Under the circumstances of this case, the trial judge had a duty to delay the proceedings long enough to ascertain whether Shaw had acted with reasonable diligence in obtaining Perry's services and whether Perry's absence was attributable to reasons beyond Shaw's control. The court did not attempt such an inquiry, instead stating that Shaw's lack of representation was irrelevant to the retrial proceedings and suggesting that Shaw might sue Perry in a separate proceeding for breach of their retainer agreement. This action by the trial court, and the resulting denial of Shaw's request for a continuance, was erroneous. See Long v. State, 119 Ga. App. 82 (166 SE2d 365) (1969)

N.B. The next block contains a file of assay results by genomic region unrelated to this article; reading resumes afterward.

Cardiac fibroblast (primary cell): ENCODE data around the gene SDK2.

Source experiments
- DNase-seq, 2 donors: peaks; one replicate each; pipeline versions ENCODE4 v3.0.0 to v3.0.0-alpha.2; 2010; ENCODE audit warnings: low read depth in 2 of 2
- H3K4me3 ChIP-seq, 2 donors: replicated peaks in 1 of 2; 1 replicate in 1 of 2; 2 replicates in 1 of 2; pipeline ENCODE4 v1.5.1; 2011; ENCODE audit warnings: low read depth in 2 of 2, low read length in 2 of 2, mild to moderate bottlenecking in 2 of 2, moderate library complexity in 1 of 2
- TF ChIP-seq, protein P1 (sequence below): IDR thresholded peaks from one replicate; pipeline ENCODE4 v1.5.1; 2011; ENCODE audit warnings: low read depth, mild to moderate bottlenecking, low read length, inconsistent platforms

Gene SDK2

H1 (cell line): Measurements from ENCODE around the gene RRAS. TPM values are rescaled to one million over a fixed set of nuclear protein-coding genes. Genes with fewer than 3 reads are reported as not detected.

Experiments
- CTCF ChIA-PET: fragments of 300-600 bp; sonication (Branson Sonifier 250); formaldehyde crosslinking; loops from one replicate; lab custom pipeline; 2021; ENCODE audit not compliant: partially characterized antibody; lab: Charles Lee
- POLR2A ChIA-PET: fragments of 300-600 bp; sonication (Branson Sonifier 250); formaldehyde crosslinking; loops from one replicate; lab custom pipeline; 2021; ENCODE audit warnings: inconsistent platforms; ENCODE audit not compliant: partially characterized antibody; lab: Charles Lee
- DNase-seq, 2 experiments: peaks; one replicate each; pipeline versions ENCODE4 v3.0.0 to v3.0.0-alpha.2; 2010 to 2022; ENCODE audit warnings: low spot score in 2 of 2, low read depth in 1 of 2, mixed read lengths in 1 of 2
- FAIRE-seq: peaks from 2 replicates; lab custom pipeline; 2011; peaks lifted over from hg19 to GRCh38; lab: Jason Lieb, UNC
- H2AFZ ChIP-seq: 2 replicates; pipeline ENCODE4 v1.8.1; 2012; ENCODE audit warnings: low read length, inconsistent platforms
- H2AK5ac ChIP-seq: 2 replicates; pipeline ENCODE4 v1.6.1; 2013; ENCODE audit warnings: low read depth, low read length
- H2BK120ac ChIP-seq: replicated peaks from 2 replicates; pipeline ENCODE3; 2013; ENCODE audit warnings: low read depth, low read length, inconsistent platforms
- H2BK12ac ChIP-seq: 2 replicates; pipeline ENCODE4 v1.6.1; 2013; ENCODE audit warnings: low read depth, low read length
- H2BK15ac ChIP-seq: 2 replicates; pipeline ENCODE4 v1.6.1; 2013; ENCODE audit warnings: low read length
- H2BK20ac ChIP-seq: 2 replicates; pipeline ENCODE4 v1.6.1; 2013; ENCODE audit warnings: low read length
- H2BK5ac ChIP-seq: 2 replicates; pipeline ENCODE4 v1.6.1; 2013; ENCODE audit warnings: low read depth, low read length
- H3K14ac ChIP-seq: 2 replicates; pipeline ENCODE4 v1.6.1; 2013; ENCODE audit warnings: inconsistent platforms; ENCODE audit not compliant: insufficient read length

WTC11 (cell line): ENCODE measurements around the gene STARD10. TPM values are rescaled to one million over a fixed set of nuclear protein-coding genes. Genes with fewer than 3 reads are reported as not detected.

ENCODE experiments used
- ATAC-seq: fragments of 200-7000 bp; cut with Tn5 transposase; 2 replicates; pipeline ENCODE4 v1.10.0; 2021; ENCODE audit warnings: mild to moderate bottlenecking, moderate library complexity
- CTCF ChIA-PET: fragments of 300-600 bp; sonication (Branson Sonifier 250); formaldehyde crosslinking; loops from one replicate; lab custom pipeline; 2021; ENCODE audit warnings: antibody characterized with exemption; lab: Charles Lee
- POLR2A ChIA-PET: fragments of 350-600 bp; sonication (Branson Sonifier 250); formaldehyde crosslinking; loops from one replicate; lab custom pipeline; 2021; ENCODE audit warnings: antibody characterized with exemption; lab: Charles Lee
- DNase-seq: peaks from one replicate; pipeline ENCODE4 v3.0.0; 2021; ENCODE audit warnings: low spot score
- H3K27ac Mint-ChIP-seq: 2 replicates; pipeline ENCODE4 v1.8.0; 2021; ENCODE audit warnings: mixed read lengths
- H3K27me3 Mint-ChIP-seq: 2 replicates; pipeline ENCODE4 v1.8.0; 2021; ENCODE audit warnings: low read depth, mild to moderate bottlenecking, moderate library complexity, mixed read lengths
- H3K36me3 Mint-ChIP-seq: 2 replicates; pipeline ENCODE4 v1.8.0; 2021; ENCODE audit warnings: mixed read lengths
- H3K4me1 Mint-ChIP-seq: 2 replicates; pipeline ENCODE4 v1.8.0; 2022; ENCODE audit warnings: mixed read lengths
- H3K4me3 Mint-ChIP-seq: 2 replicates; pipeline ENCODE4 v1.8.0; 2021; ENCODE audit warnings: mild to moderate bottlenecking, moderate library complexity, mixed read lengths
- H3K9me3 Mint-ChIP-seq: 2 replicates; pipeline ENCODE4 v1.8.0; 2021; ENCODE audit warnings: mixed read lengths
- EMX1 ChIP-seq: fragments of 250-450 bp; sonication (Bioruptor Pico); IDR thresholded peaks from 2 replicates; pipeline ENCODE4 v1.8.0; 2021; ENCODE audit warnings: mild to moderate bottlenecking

; Campbell v. State, 128 Ga. App. 74 (195 SE2d 664) (1973)
. "Undue haste in the administration of the criminal law is as much to be condemned as unnecessary delay. The true course lies between these two extremes." Harris v. State, 119 Ga. 114
, 115 (45 SE 973
Gary C. Christy, District Attorney, for appellee.